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Yard Art

The latest in whimsical, colorful, and useful art for the garden

Pink flamingoes, move aside.

Kentucky yard art has a new look, made from natural
materials like metals and stone, and sophisticated stylings like stained glass
united with wrought iron and copper sculpted into functional objets d’art.

“There is growing interest in art for the yard
because people are more into gardening, more into the environment, and into
transitioning the indoors out and outdoors in,” says Fran Redmon, director
of the Kentucky Craft Marketing Program, a state agency in the Kentucky Arts
Council, Education, Arts & Humanities Cabinet. “Technology is driving
us at such a pace, that the trend is toward creating relaxing and aesthetically
appealing home environments. One way people are expressing this need is through
creating an environment outdoors.”

All this means good news for gardens in terms of
the art available. In place of country geese dressed in seasonal finery
there are copper frogs and flowers, wire horses, and stained-glass garden spikes.
There are trellises wrought from stainless steel and patio and garden sculptures
formed of stone. The trend has gone upscale and urbane, with some yard art purely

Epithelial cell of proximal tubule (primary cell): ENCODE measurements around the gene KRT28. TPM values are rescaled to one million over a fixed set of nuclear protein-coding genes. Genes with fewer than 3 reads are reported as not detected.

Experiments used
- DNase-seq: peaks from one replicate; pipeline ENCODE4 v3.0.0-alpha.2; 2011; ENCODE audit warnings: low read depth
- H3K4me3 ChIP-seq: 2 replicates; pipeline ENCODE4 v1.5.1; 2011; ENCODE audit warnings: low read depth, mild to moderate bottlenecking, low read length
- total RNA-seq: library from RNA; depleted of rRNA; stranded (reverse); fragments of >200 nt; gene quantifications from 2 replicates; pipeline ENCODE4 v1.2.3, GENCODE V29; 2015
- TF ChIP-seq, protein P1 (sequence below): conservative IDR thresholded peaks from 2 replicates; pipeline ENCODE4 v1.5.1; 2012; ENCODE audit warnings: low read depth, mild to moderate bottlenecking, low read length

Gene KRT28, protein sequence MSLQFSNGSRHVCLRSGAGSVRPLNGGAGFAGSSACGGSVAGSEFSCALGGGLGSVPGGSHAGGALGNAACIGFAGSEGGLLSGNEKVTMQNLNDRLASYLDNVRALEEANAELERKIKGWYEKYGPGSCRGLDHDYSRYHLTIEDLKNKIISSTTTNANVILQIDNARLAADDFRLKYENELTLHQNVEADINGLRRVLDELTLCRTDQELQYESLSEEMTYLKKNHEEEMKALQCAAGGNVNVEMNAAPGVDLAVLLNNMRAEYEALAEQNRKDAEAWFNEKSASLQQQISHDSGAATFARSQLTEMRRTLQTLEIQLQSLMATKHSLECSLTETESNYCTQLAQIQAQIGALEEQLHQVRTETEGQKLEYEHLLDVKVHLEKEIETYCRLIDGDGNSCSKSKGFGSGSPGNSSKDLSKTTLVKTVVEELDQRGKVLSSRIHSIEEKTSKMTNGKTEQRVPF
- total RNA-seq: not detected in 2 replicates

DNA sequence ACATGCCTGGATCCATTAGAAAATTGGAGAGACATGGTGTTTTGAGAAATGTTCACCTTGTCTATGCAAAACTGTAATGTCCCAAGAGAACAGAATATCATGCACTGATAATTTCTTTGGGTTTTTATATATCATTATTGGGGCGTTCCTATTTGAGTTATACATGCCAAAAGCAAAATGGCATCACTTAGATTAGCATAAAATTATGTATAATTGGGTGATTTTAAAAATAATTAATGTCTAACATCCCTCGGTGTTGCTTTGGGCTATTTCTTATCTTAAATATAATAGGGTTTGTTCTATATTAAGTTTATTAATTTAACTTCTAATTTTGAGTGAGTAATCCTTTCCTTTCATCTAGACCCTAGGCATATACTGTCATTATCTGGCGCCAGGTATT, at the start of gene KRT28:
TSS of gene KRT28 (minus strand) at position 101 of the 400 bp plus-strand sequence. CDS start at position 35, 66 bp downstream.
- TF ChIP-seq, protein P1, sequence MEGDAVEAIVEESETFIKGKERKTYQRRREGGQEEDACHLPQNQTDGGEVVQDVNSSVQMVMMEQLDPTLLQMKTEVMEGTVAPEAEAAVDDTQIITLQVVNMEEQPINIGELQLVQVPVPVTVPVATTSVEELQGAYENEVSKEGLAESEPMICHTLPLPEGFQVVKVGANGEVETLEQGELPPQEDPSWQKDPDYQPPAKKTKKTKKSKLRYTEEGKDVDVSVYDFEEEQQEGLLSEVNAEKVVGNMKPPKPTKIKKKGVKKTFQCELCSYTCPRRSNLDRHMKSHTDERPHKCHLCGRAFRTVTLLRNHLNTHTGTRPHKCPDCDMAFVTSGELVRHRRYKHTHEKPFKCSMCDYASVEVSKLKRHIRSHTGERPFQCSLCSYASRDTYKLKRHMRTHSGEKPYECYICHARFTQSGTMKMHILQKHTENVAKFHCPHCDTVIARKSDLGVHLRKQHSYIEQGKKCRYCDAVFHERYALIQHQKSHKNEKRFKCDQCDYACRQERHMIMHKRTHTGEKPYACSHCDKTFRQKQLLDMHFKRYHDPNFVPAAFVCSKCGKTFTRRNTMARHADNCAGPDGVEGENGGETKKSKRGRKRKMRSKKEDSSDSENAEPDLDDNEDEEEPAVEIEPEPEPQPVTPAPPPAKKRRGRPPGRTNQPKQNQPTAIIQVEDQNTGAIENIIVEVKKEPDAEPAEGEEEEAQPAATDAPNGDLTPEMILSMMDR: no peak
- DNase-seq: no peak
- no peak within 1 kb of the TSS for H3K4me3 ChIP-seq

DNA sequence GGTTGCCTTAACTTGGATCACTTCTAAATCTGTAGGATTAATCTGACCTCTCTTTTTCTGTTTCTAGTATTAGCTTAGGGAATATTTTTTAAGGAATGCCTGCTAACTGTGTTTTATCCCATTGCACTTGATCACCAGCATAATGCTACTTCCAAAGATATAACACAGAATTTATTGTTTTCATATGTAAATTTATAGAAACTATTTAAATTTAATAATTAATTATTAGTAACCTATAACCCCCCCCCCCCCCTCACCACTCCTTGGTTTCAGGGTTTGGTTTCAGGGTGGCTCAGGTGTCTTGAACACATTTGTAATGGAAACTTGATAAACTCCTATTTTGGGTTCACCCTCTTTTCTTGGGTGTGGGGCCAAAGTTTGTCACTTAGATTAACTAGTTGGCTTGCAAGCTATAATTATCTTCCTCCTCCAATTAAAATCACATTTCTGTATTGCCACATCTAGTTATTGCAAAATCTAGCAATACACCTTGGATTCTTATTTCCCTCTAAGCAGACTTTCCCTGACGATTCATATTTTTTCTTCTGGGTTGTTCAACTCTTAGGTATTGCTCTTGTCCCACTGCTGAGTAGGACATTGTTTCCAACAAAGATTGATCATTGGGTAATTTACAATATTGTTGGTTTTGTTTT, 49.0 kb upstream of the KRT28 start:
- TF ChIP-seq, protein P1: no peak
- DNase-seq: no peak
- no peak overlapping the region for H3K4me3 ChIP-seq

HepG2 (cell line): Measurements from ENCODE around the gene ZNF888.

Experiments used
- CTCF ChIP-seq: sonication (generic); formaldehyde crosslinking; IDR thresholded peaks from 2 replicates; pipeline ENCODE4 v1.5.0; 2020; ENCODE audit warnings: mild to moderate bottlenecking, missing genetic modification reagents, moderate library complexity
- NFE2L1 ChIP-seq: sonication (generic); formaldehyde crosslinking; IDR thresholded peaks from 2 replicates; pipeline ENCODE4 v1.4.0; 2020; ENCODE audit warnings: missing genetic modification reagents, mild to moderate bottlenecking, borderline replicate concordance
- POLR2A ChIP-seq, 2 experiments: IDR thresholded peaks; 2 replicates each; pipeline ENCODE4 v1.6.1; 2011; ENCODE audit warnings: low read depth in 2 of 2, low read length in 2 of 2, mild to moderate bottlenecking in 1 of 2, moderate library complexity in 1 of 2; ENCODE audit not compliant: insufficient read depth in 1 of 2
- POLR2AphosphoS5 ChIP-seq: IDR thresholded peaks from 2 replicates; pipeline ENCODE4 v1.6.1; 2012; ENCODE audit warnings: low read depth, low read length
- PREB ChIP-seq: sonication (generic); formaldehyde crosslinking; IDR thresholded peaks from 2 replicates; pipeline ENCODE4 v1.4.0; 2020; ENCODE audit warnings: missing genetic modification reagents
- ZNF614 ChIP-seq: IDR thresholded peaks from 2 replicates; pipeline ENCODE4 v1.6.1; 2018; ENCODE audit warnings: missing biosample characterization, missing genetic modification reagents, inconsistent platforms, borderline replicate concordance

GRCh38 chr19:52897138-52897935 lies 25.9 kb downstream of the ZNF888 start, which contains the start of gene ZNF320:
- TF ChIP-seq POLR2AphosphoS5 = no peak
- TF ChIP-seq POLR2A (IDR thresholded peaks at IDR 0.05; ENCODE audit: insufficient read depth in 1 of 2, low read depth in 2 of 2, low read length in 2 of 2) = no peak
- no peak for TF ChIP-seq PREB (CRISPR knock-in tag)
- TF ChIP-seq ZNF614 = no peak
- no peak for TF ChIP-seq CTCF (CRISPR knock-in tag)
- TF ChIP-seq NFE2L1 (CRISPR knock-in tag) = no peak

ornamental, some sleekly contemporary, and some downright whimsical. Most is
functional and all is handmade and crafted right here in the state.

Trading Cars for Copper

The green-eyed monster helped inspire Hart-Art, a
home-based business in Louisville that specializes in copper garden accessories.

Part owner of a body shop several years ago, Joe
Hart realized one day that he was tired of smelling fumes. He sold his interest
in the business to his partner and went home. Meanwhile, Joe’s wife, Karen,
herself in the car business, toiled on in the nine-to-five grind.

“My wife was getting a bit jealous about going
to work every day with me at home,” Joe laughs. “She said, ‘We’re
going to do something else.’ “

The “something else” became handcrafted
copper spinning garden sprinklers and, later, torches, rain gauges, and hose
guides.

The couple have happily been in the business of creating
yard art in their basement for two and a half years now.

“We just started making things,” says Joe.